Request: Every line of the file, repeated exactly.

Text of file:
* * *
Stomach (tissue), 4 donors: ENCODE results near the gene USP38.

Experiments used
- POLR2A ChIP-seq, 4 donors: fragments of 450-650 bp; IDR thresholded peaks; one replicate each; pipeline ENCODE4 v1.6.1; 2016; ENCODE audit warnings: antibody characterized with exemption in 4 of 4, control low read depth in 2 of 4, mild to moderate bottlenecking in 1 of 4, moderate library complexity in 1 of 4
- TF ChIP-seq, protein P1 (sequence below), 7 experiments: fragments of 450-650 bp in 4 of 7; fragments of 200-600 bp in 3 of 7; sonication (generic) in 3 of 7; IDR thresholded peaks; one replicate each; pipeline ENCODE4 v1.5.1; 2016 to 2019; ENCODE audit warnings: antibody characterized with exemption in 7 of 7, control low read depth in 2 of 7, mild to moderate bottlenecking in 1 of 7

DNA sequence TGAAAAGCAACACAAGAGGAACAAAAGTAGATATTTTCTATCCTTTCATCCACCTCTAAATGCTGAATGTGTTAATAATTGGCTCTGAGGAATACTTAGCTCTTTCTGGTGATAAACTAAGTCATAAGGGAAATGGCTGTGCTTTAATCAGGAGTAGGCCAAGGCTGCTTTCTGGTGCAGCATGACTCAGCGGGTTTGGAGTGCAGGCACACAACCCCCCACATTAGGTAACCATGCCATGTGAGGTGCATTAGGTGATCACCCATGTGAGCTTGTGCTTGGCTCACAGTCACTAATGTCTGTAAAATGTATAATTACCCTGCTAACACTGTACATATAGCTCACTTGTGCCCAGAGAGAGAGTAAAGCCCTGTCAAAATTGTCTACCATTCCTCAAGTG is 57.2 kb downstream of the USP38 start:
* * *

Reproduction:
Stomach (tissue), 4 donors: ENCODE results near the gene USP38.

Experiments used
- POLR2A ChIP-seq, 4 donors: fragments of 450-650 bp; IDR thresholded peaks; one replicate each; pipeline ENCODE4 v1.6.1; 2016; ENCODE audit warnings: antibody characterized with exemption in 4 of 4, control low read depth in 2 of 4, mild to moderate bottlenecking in 1 of 4, moderate library complexity in 1 of 4
- TF ChIP-seq, protein P1 (sequence below), 7 experiments: fragments of 450-650 bp in 4 of 7; fragments of 200-600 bp in 3 of 7; sonication (generic) in 3 of 7; IDR thresholded peaks; one replicate each; pipeline ENCODE4 v1.5.1; 2016 to 2019; ENCODE audit warnings: antibody characterized with exemption in 7 of 7, control low read depth in 2 of 7, mild to moderate bottlenecking in 1 of 7

DNA sequence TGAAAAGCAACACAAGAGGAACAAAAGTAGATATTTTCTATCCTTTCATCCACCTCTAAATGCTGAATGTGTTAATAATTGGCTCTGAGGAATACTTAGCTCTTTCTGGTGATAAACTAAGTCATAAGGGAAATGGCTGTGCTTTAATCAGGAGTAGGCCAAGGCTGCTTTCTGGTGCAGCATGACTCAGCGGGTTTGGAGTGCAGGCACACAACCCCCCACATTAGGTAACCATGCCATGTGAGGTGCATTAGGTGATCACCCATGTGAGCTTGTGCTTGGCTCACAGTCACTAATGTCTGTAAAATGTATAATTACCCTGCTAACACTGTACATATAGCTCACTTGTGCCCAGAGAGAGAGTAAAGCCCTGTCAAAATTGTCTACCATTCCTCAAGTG is 57.2 kb downstream of the USP38 start: